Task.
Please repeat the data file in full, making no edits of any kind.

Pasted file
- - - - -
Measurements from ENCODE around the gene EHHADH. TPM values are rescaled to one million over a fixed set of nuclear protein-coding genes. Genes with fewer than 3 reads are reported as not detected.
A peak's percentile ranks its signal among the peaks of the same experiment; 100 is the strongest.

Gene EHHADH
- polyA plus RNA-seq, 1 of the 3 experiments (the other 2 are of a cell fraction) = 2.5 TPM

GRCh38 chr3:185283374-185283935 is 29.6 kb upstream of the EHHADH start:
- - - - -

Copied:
Measurements from ENCODE around the gene EHHADH. TPM values are rescaled to one million over a fixed set of nuclear protein-coding genes. Genes with fewer than 3 reads are reported as not detected.
A peak's percentile ranks its signal among the peaks of the same experiment; 100 is the strongest.

Gene EHHADH
- polyA plus RNA-seq, 1 of the 3 experiments (the other 2 are of a cell fraction) = 2.5 TPM

GRCh38 chr3:185283374-185283935 is 29.6 kb upstream of the EHHADH start: